Wednesday, December 28, 2011

It's not all about You

It's been a long time since I posted, but an article that Natalie posted on Facebook caught my attention.  I really should post more here.  I'm noticing more and more a divergence between my son and the rest of the children his age and in his class at school.  The days are filled with "autistic" moments, but I don't always notice them because I'm used to them.  It's just JR.  Reading the article, however reminded me of yesterday's "moments."

Christmas just passed us on Sunday.  JR's dad and I were very good at getting him the things he loves -- anything with numbers on it:  a money bank that counts the money, a digital alarm clock, a toy mixer (you know, for baking), a calendar.  All of these things have something to do with numbers.  We also decided to get him something to just play with:  a remote control car.  I took my husband's advice and bought two so they could play together.

JR spent all day yesterday playing with his blue car.  It is such a fun car that has a wheel on top of the car so it can do flips (in a way), roll on its back, spin, and do some fun tricks.  JR loved making it go fast and making speeding noises to go with it.  He asked several times when his dad was going to be home.
    "But what time, Mom?"  when I told him that Dad would be home after work.
    "Can I call him?" 
     "Sure." JR dialed his dad's cell phone number and waited.  After the conversation (with which I was pretty pleased), I asked what time his dad said he would be home.  Was he still at work?  Was he on his way?  JR suddenly lost it.  He was crying, "I can't remember.  I don't understand."  After a few minutes of tears and yelling, he finally asked, "Mom, can I call him back to ask?"
    "As soon as you're calm."  When Dad didn't answer, JR whimpered and said, "He didn't answer."  (My husband later got the whimpering, sad message on his voicemail.)  When Dad finally did call back, I talked to him.  The dilemma was the he never told JR exactly what time (hour and minute).  He just said, "I haven't left yet, I've had to fix a problem at work."  You see, JR has to have specific times.  We're trying to teach him that we don't always have those, but he still feels like he needs a specific time - to the minute.  I told my husband to talk to JR again, and this time give him a specific time.  It worked.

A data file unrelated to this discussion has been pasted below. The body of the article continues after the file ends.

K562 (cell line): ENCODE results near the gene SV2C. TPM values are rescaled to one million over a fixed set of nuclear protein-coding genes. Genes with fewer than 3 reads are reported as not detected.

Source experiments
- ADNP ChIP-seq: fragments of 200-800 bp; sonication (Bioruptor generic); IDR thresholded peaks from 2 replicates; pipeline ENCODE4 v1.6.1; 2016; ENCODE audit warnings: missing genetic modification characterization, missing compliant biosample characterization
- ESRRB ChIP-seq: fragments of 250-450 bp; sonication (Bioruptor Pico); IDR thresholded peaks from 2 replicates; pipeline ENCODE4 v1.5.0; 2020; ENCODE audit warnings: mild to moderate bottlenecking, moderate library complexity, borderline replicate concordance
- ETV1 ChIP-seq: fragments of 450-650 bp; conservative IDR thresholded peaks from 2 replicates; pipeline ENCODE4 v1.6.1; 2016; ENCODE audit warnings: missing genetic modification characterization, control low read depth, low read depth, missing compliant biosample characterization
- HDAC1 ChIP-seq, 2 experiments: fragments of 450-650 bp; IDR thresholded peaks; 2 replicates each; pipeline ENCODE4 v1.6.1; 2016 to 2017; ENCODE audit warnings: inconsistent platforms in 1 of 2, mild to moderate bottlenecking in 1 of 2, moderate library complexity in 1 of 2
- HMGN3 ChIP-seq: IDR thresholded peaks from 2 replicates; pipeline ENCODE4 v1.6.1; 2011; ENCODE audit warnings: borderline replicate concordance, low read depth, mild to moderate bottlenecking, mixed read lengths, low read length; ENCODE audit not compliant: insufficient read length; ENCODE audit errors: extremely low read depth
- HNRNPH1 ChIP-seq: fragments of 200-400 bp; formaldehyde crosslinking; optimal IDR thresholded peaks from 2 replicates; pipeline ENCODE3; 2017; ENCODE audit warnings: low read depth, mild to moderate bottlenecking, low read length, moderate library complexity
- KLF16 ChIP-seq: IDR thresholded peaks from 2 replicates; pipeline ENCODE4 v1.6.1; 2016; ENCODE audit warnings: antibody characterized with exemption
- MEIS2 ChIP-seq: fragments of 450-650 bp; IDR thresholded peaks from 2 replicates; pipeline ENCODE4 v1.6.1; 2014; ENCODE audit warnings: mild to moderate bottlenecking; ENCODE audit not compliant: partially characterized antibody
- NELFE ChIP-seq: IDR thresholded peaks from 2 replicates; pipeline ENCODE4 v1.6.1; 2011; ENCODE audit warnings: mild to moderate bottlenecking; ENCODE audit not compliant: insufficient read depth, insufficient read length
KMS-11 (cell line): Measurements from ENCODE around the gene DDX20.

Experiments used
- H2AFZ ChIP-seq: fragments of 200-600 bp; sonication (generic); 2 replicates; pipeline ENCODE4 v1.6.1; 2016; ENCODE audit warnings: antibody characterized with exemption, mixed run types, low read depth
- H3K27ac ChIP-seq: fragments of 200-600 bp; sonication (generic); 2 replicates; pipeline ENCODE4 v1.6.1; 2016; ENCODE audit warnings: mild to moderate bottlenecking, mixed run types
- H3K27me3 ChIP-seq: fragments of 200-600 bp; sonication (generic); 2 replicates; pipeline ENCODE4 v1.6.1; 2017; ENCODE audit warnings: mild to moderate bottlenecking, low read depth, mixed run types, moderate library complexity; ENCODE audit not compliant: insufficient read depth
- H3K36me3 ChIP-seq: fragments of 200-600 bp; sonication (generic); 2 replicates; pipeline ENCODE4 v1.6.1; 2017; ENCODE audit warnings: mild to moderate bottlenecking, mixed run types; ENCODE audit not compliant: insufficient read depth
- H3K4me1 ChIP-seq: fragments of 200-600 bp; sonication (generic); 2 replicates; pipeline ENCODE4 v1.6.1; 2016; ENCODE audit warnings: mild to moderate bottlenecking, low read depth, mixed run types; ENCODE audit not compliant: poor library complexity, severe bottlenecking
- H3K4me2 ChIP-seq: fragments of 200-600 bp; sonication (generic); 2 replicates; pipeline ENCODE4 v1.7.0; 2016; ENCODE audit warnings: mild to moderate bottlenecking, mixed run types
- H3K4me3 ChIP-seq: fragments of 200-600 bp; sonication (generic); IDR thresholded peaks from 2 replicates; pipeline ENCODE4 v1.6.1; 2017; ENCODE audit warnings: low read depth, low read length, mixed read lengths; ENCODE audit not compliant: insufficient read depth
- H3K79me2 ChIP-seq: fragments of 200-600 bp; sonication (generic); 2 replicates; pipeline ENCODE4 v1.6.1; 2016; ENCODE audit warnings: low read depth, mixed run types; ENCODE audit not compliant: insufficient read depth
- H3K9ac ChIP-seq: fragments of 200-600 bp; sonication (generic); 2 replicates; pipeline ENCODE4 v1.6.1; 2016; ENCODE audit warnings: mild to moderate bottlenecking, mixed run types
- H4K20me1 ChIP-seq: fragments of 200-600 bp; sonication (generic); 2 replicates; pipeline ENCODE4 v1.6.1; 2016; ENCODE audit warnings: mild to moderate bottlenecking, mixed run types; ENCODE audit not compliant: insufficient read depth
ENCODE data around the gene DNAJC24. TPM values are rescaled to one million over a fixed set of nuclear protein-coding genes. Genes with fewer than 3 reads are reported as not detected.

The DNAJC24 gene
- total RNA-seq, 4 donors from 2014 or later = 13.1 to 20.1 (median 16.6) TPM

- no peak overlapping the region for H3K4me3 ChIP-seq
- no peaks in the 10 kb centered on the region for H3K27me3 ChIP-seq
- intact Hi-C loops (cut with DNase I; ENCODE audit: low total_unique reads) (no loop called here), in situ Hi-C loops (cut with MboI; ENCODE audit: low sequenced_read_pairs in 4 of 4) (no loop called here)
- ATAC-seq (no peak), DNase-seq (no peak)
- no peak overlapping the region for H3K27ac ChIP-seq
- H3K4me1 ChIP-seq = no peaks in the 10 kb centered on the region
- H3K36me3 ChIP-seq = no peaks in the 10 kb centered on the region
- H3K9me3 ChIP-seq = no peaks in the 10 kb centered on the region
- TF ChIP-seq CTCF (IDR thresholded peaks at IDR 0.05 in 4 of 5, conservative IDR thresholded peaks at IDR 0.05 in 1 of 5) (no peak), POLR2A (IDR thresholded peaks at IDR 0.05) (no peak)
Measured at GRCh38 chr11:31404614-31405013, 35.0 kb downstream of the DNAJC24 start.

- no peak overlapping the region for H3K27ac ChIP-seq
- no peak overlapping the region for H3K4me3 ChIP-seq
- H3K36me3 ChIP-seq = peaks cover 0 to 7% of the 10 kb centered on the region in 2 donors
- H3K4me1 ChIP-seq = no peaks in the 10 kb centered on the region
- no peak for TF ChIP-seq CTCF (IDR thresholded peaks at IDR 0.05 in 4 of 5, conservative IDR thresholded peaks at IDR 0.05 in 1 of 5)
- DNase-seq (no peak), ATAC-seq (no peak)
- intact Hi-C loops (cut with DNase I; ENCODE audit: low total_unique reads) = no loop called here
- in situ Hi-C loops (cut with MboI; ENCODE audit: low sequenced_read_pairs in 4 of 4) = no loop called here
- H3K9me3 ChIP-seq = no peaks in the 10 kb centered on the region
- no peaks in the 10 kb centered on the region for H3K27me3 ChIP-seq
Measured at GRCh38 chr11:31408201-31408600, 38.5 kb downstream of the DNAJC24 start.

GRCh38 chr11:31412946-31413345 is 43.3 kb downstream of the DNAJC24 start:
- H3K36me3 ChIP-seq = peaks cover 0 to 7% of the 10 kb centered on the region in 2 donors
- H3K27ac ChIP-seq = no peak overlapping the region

As we sat around the dinner table, JR and his dad discussed playing with the cars.  JR looked at his dad and said, "Dad, you can have the blue car, and I can use the red one."  If you remember, JR's car was the blue one - the one he'd been playing with all day.  I tried very hard to tell JR that he couldn't just tell his father how they were going to play, he had to ask him if he could play with his car.  I reminded him that the red car was given to his dad, and that the blue car was his.  I told him, "You have to say, 'Dad, can I have a turn playing with your car?'"
    JR turned to his father and said, "Dad, we can play with our cars for 5 minutes and then we can switch and I can use the red car."
    I shook my head and said, "No, JR, you can't say that.  You can't tell your dad how he's going to play with his toy.  You have to ask him if you can."  I then tried to give him another script he could say.  He still failed.  I wondered why he couldn't just ask and why he wasn't understanding.
    Just before they began to play, the answer came.  Something was wrong with the blue car.  JR never said anything about it, my husband spotted a loose wire under the car.  Thank goodness he is handy with things like that, and he fixed it.  You see, JR couldn't tell me that something was wrong with the car; he'd forgotten that part.  He only remembered that he couldn't play with the blue car for some reason and that he would need to play with the red car. 
    They played for a while together, having fun.  Eventually, my husband let JR play with the red car.  Turns out that both cars were on the same frequency, so they really couldn't race their cars at the same time.  Bummer. . . it would have been a GREAT social tool for him; instead, it turned out to be a difficult moment for him to understand why they couldn't play together and how to take turns.  Sharing is difficult (as you can tell).  You're probably thinking that you have the answers to this one, but I assure you that you'd be surprised how your answer may not work the way you think it would.  ;)
    I find that I'm constantly telling JR what to say and how to say it.  It's difficult.  He doesn't always understand facial expressions or why I tell him the things I tell him. I only hope that one day it will come naturally to him to think about others and how they feel.  That he should ask, not tell or do because that's what he thinks is right.  I hope I can teach him not only by telling him but by showing him as well.


Ruth Ann said...

Return the red car and get one on a different frequency! It is SO fun to have two cars to race together and they don't have to be exactly the same cars for that. Get Two more cars, each on different frequencies, so Mommy can play too!

LeMira said...

Actually, it wasn't possible to do so, otherwise we would have done that before we opened the cars. By now, though, they're already broken because they were made with cheap plastic. He did enjoy them while they lasted, though.